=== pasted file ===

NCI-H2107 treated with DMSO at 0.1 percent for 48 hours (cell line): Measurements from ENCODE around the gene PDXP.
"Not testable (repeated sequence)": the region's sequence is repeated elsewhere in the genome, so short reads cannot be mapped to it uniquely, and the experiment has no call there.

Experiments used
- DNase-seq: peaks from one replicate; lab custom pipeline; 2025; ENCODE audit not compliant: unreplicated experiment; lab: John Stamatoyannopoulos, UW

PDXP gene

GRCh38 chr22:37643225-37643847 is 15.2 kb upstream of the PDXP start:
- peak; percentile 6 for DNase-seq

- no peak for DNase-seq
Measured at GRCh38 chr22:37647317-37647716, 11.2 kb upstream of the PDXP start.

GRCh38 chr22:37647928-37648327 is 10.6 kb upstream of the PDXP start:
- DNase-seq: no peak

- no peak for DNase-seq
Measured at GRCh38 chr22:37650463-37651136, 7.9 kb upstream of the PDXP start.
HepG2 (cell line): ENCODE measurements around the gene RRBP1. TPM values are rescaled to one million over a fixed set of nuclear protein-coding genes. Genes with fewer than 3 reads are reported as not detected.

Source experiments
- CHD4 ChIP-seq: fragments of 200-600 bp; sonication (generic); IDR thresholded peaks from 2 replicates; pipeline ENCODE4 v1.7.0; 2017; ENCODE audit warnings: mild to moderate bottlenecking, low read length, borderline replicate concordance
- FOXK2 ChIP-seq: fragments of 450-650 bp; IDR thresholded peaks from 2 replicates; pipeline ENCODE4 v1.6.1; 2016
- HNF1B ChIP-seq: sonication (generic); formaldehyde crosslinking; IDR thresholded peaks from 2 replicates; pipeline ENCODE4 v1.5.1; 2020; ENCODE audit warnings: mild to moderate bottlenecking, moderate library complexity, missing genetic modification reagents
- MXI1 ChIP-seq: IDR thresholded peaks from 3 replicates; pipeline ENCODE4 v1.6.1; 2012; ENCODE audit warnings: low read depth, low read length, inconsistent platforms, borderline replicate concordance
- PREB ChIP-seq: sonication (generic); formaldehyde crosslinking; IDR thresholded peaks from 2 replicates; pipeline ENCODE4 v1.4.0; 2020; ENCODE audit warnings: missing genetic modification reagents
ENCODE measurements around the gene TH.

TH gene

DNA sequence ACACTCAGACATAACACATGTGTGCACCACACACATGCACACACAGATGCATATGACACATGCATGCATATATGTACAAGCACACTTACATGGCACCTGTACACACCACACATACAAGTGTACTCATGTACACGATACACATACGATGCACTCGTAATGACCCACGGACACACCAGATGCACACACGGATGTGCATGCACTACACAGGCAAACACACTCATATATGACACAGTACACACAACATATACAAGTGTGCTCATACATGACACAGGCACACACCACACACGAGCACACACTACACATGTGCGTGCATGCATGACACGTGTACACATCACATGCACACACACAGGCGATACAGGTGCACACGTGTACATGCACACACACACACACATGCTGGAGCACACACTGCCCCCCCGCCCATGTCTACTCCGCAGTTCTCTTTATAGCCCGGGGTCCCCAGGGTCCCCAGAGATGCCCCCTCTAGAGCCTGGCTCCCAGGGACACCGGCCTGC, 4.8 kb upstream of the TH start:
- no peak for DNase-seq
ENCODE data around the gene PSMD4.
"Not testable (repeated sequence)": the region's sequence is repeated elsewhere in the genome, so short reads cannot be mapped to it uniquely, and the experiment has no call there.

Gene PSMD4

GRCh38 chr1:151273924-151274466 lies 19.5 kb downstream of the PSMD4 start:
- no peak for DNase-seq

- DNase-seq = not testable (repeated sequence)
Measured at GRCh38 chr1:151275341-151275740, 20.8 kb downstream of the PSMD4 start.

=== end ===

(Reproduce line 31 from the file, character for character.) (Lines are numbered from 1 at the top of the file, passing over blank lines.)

Measured at GRCh38 chr1:151275341-151275740, 20.8 kb downstream of the PSMD4 start.